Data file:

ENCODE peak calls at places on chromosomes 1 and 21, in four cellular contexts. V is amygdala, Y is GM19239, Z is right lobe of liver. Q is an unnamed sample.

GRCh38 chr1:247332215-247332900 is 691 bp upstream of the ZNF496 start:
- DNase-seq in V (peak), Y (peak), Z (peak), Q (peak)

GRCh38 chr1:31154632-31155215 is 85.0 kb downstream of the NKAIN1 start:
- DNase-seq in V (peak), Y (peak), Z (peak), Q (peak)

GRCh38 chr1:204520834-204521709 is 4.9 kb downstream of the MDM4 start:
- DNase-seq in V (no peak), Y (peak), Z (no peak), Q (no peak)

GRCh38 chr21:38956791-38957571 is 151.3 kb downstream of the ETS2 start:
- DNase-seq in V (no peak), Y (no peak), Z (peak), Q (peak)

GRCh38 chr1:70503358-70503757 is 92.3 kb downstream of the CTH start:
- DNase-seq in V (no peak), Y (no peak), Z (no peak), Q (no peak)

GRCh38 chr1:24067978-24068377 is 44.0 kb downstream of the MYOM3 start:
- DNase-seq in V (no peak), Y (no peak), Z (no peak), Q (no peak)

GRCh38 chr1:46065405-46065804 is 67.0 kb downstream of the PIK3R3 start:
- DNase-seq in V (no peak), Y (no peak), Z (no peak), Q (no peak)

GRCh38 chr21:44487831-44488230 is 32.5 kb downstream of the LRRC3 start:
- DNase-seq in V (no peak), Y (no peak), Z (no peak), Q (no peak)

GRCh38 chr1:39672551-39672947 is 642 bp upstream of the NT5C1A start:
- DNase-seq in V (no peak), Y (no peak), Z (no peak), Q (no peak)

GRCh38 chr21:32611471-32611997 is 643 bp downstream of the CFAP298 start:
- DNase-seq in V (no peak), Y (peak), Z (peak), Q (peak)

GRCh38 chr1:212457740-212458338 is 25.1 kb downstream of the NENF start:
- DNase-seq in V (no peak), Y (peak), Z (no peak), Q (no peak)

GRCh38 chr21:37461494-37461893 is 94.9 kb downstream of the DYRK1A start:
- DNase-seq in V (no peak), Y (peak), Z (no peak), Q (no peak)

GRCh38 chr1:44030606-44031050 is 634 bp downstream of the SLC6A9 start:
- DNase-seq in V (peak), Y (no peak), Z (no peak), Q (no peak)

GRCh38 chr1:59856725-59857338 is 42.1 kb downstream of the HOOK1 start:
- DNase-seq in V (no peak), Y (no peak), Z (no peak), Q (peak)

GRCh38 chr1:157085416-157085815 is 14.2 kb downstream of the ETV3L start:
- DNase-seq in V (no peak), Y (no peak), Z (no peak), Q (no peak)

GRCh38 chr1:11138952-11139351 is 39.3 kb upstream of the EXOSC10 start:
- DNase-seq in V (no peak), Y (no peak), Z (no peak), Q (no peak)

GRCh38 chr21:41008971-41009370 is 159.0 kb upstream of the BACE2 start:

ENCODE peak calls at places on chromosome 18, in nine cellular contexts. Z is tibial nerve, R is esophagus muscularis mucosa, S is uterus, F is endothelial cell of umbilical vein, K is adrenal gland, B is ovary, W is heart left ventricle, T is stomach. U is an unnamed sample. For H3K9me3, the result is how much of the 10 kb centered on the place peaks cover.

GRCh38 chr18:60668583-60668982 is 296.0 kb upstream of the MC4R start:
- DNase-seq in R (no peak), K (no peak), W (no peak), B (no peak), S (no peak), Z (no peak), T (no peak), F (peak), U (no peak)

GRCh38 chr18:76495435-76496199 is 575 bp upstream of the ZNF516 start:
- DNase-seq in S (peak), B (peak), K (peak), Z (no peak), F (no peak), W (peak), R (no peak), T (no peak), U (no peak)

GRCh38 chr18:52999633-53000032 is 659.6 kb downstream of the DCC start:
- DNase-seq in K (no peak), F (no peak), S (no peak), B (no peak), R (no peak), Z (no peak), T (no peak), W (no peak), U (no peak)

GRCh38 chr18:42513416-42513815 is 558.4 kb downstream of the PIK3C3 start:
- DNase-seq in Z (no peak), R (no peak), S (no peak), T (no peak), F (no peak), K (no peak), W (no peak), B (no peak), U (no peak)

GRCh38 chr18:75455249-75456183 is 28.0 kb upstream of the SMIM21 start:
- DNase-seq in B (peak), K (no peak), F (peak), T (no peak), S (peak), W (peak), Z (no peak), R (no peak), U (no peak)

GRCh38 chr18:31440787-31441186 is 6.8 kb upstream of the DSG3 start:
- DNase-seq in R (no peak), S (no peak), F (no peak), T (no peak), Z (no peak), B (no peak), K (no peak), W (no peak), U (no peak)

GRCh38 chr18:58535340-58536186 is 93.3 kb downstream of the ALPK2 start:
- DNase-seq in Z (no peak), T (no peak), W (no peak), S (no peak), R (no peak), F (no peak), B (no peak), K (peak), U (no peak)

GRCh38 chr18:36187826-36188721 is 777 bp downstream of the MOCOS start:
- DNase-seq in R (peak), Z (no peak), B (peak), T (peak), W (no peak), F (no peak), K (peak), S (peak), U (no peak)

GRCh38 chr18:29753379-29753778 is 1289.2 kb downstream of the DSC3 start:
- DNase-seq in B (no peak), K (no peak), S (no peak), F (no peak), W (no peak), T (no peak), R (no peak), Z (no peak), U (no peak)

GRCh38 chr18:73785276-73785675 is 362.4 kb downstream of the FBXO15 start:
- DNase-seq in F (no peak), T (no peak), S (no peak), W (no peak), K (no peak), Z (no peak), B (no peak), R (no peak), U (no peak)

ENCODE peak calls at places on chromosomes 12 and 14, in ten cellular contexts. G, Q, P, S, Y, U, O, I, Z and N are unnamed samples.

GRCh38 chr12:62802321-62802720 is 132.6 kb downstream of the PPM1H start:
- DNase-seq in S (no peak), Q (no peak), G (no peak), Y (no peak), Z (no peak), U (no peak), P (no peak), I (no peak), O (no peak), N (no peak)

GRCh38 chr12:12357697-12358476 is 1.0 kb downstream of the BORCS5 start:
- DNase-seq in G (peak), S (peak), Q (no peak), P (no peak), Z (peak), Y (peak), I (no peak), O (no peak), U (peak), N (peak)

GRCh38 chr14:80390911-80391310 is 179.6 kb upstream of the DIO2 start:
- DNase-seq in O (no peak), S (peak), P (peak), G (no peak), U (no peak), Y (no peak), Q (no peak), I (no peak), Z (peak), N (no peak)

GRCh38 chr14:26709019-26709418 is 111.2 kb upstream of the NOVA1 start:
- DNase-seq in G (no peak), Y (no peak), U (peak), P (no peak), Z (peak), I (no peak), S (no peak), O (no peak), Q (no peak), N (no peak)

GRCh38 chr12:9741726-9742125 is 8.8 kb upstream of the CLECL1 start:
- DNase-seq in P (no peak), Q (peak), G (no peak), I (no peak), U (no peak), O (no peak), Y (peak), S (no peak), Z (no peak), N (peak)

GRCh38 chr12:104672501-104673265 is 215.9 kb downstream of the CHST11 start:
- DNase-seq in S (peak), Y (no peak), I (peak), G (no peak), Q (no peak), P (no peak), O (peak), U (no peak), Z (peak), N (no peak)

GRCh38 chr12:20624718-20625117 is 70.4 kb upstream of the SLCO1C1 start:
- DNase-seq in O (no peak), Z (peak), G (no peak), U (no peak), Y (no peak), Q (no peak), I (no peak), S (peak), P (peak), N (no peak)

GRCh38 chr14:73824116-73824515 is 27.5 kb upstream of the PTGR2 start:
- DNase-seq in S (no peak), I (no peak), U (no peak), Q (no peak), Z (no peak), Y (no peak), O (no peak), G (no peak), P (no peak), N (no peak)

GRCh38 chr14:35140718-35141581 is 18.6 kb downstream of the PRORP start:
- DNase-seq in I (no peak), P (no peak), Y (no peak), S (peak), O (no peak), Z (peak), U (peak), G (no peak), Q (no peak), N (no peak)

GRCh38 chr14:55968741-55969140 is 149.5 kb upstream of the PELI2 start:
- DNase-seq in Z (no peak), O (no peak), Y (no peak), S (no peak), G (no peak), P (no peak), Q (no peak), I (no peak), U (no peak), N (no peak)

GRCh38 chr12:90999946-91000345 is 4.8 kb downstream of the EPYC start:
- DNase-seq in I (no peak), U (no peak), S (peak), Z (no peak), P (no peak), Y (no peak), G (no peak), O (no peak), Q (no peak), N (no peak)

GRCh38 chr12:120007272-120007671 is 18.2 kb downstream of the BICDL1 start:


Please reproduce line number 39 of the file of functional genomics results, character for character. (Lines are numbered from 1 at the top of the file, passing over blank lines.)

- DNase-seq in S (peak), B (peak), K (peak), Z (no peak), F (no peak), W (peak), R (no peak), T (no peak), U (no peak)